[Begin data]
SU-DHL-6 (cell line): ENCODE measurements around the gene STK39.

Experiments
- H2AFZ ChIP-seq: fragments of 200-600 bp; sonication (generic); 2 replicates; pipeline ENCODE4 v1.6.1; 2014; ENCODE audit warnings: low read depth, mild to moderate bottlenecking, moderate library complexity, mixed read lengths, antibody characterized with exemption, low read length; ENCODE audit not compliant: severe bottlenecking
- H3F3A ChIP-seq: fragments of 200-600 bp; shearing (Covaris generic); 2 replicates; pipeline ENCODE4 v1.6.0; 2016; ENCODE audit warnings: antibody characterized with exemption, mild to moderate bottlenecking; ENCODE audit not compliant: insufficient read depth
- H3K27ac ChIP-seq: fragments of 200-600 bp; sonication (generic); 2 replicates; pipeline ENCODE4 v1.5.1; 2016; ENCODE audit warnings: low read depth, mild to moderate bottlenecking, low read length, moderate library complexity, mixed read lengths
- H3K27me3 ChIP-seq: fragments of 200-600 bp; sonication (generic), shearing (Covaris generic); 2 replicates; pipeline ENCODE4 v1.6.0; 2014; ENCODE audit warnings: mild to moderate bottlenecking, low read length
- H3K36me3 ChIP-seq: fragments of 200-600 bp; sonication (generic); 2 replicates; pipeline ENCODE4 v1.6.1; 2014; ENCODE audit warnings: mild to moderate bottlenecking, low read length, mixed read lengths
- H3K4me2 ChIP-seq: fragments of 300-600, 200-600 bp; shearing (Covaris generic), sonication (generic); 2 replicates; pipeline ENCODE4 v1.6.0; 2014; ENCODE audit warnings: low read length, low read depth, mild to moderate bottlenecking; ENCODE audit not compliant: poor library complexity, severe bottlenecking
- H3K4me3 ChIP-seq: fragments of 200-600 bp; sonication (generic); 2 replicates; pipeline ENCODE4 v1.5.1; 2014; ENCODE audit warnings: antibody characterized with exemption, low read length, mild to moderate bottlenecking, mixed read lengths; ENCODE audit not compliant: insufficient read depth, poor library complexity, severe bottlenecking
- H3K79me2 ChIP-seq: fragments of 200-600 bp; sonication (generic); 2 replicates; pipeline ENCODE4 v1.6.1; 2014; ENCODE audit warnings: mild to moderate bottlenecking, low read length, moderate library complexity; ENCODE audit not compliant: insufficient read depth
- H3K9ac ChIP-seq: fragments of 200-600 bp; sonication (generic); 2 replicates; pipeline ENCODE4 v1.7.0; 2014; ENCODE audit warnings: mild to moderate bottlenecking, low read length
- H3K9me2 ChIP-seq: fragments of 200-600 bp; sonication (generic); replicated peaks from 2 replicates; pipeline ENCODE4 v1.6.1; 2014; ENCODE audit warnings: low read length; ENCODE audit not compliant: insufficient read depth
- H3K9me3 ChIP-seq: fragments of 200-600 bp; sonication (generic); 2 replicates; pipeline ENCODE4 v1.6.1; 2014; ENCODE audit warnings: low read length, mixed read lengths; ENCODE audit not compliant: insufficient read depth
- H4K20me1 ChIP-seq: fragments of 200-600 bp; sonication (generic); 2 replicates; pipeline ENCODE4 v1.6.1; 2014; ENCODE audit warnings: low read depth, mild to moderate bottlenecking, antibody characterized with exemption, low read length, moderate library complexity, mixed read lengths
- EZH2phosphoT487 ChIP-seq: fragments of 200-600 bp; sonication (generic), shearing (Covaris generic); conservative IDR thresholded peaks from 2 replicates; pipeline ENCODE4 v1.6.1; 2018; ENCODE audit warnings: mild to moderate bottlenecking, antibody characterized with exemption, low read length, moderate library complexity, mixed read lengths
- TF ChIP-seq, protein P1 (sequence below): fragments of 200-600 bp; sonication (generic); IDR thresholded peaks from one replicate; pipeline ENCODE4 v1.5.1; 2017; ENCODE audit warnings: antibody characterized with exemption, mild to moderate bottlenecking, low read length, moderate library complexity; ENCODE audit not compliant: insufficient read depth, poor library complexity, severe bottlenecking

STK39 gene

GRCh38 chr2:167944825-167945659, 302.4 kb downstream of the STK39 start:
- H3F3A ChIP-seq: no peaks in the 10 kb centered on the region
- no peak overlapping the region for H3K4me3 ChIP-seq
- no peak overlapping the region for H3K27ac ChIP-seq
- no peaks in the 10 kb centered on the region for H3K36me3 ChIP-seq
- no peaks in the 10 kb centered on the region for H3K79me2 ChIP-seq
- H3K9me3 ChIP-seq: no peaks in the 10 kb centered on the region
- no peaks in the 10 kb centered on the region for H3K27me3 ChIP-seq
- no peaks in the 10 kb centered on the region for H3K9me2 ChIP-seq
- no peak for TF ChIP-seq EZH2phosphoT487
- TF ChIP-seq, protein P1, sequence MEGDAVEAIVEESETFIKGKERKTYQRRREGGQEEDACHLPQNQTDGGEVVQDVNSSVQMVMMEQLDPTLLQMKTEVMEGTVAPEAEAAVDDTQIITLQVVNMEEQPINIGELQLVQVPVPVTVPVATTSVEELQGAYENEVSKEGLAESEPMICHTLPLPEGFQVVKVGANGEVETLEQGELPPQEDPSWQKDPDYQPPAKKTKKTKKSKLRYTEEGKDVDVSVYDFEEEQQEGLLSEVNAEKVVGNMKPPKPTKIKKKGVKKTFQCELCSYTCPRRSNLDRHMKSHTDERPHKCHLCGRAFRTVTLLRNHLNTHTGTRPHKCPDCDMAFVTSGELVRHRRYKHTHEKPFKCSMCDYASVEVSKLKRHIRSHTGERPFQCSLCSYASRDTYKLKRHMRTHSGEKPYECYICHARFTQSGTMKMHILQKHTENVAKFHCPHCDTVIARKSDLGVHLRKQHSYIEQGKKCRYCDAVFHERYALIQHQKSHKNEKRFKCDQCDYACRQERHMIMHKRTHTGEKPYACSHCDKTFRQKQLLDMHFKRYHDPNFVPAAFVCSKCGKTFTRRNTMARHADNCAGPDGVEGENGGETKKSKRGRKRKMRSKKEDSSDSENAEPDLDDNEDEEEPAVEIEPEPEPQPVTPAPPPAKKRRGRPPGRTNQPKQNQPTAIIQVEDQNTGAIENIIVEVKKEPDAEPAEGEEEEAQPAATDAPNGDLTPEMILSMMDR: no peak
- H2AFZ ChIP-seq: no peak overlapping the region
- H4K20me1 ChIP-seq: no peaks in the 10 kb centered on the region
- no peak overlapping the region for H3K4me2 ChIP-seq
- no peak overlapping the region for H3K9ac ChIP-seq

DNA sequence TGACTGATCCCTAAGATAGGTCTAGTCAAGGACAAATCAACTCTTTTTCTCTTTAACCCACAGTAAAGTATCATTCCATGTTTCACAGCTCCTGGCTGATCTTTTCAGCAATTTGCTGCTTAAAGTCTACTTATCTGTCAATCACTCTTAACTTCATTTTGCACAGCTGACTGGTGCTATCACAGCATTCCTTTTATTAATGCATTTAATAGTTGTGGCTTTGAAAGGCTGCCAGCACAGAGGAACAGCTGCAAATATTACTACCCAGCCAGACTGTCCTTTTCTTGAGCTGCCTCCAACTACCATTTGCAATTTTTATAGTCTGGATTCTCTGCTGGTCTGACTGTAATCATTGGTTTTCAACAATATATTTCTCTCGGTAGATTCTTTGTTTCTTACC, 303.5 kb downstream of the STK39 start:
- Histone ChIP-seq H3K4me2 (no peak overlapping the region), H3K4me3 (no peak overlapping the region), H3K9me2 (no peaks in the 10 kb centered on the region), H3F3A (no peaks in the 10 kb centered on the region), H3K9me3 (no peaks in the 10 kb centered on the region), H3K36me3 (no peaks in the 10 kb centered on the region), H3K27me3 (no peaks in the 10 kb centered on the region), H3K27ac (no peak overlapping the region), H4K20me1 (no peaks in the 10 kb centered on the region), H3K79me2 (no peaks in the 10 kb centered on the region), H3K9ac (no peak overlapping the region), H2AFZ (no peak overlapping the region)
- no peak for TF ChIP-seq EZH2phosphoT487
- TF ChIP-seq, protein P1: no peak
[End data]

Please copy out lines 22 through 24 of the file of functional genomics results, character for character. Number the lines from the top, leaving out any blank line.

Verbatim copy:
- no peaks in the 10 kb centered on the region for H3K36me3 ChIP-seq
- no peaks in the 10 kb centered on the region for H3K79me2 ChIP-seq
- H3K9me3 ChIP-seq: no peaks in the 10 kb centered on the region